Question six to nine was only be answered if the respondents had answered yes at question five because it covered the relocation. Question six and seven was ordered by Destination Jönköping because they wanted to know who the respondents moved together with and what the reason behind the relocation was. A relocation together with a family or at least a partner would give Jönköping more than if they just moved by themselves. The seventh question determined the reason behind the choice to relocate. Were they moving because of a new job, a relationship or did they want to move to the city where family and friends lives? These two questions were also multiple choice questions and did not concern any special theories from our framework but Destination Jönköping thought they would be interesting to include in the survey. Question eight investigated how great influence Destination Jönköping had within the choice of moving. We thought this question was important and interesting since we needed to know if Destination Jönköping had any impact of the decision to relocate to provide an indication if the city branding works. To get a useful answer of this question we thought that it would be most suitable to use a scale where the respondents filled in how great impact they thought Destination Jönköping have had in their decision. Furthermore we asked if the respondent had got a job in Jönköping and if the respondent in that case were hired by a company within Welcome2work. The ninth question had a great importance for Destination Jönköping when they tried to involve new companies in the project. If a lot of respondents answered they had been hired through Welcome2work, more companies would probably be interested to join the project. Question nine was a kind of a dichotomous question since it was a yes or no question but if the respondents’ answered no they had several different alternatives of no related alternatives to choose between. Those no answers that we provided were that they worked for another employer, that they searched for a job or that they were studying.
The respondents who answered that they not had relocated to Jönköping were the only respondents that answered question ten which concerned how great the probability was that he or she would relocate to Jönköping within a period of five years. This question where measured by a scale and gave us an indication of how interested the respondent were to relocate to Jönköping. To investigate in which kind of media the respondents had noticed the marketing communication that Destination Jönköping had used, we asked question eleven where the respondent could provide several answers. This question gave us a hint if the IMC had worked out well and in which kinds of media Destination Jönköping had most effective reached out to the target group. It indicated if some of the different media had a greater risk to lose attention due to the existing noise. Question twelve concerned if the respondents had been affected of the way Destination Jönköping marketed themselves through several different kinds of media. This question was measured with a scale and was also asked to see if the work with IMC had succeeded. The last question of the telephone questionnaire measured if the respondent’s image of Jönköping had been changed due to the campaign Vi saknar dig and in which direction, positive or negative. Our assumption was that this last question involved both the communication process and city branding. Communication process because we wanted to investigate the response and the feedback that the respondents could give and city branding were involved since we were given a overview of how successful Destination Jönköping’s work with city branding had been.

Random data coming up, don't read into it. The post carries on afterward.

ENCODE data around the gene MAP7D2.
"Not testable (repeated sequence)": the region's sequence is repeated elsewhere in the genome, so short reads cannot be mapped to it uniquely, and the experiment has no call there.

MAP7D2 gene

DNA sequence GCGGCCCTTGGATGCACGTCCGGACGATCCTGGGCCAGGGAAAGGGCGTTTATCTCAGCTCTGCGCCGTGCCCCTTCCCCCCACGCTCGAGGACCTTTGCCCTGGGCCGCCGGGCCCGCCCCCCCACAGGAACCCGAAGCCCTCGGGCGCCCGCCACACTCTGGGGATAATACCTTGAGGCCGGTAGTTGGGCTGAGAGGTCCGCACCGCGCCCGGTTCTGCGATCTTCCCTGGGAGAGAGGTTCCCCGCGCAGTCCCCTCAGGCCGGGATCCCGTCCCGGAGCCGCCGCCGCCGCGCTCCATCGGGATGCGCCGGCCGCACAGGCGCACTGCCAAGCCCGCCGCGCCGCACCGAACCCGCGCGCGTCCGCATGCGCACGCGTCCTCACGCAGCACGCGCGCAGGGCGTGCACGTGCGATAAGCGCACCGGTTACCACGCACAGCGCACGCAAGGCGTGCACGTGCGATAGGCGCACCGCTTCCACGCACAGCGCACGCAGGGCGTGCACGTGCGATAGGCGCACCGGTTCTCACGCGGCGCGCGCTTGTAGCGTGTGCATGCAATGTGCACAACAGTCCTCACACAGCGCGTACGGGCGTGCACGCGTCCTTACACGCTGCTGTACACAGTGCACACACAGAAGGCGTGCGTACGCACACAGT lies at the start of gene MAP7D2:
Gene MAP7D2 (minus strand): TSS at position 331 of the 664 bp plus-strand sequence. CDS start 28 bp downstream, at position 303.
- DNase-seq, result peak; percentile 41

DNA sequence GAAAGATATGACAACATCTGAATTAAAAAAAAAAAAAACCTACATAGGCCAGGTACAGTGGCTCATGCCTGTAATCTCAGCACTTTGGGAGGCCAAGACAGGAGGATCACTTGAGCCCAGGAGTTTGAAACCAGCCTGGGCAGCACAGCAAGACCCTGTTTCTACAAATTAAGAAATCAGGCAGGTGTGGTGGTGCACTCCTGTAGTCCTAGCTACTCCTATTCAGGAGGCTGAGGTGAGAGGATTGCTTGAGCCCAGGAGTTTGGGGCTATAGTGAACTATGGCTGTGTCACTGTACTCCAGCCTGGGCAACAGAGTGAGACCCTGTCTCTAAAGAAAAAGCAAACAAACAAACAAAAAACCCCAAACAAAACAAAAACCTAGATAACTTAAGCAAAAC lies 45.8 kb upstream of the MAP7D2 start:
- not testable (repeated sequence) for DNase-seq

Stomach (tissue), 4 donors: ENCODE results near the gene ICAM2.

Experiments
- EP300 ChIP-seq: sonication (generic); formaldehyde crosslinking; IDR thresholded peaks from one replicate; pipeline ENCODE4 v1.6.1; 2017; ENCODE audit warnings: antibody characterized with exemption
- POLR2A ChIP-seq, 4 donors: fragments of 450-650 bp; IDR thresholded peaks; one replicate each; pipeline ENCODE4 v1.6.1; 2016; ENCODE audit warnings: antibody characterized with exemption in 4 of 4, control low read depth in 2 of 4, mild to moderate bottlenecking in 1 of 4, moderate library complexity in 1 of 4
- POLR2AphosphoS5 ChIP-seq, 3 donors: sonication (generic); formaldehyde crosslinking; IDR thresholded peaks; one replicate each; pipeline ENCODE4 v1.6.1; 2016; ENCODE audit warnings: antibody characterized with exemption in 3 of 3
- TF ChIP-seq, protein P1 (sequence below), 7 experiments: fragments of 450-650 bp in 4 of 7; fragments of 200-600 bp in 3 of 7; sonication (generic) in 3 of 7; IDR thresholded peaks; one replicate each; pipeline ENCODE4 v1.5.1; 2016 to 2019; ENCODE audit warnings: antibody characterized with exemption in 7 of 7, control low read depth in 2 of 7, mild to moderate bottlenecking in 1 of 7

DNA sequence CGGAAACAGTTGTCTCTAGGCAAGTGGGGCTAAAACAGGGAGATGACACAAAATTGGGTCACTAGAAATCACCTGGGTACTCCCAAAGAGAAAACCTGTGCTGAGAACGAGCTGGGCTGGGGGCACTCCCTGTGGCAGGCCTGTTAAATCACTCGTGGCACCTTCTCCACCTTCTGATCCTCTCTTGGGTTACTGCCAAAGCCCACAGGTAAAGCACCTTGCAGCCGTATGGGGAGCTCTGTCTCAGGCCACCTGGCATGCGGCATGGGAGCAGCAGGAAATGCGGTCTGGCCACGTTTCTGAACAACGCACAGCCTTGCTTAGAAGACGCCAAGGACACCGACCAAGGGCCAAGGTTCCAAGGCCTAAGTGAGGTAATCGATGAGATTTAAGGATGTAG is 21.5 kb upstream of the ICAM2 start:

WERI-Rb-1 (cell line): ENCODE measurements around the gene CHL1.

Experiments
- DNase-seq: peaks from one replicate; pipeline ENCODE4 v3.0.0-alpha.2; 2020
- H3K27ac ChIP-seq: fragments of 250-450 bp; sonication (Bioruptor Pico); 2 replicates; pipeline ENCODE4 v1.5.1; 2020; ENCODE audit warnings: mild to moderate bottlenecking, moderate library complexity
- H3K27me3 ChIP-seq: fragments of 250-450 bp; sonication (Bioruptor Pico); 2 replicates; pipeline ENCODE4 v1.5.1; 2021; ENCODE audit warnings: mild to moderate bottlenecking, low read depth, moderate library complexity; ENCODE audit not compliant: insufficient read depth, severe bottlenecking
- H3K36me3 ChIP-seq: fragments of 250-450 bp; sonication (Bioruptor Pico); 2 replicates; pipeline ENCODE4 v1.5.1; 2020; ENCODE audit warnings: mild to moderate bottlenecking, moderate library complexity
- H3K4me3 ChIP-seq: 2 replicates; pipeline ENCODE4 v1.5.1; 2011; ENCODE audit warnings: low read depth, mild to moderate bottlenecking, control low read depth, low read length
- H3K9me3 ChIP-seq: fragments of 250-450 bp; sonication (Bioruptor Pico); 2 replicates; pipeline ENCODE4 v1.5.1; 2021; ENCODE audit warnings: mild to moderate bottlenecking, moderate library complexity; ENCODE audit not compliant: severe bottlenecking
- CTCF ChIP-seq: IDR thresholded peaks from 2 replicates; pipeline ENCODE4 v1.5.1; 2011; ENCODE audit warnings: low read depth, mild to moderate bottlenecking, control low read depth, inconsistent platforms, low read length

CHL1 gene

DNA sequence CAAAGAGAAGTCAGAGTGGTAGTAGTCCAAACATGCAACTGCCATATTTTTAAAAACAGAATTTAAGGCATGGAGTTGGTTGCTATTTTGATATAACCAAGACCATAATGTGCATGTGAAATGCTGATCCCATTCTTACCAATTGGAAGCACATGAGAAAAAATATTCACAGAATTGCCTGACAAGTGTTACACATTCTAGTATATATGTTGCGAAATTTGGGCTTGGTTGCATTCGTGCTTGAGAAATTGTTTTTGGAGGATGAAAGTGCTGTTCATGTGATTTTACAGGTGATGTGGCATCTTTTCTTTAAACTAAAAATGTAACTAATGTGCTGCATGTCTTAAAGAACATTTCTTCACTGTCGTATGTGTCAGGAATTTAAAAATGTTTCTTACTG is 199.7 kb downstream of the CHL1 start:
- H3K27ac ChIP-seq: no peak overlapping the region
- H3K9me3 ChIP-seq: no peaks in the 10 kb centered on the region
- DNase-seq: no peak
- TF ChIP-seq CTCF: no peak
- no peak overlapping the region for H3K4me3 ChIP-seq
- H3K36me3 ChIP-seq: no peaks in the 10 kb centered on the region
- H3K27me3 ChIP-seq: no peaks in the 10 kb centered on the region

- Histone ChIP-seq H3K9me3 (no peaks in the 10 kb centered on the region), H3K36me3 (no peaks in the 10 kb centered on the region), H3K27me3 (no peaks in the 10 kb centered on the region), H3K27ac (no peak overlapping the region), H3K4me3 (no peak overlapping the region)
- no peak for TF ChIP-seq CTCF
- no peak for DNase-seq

In all questions where a scale was provided to answer with we decided to use an odd number of alternatives. This means we gave the respondents an opportunity to take a neutral approach in all questions. The reason to have an odd number of the scale was because we did not want to force the respondents to take a more positive or negative approach in relation to their actual view of the questions.

Table of Contents
1 Introduction
1.1 Background
1.2 Problem discussion
1.3 Purpose
1.4 Delimitation
1.5 Contribution
1.6 Perspective
1.7 Definitions
1.8 Structure of thesis
2 Theoretical framework
2.1 Choice of theory
2.2 Communication in general
2.3 Branding
2.4 Summary of theoretical framework
3 Method
3.1 Research approach
3.2 The sampling design process
3.3 Information sources
3.4 Methods of data collection
3.5 Analysis of data
3.6 Reliability, validity and generalisability
4 Empirical findings
4.1 Structure
5 Analysis
5.1 Communication
5.2 Branding
5.3 Comparison of variables
5.4 Summary of analysis
6 Conclusions
7 Discussions
7.1 Critique of the study
7.2 Suggestions for further research
Reference list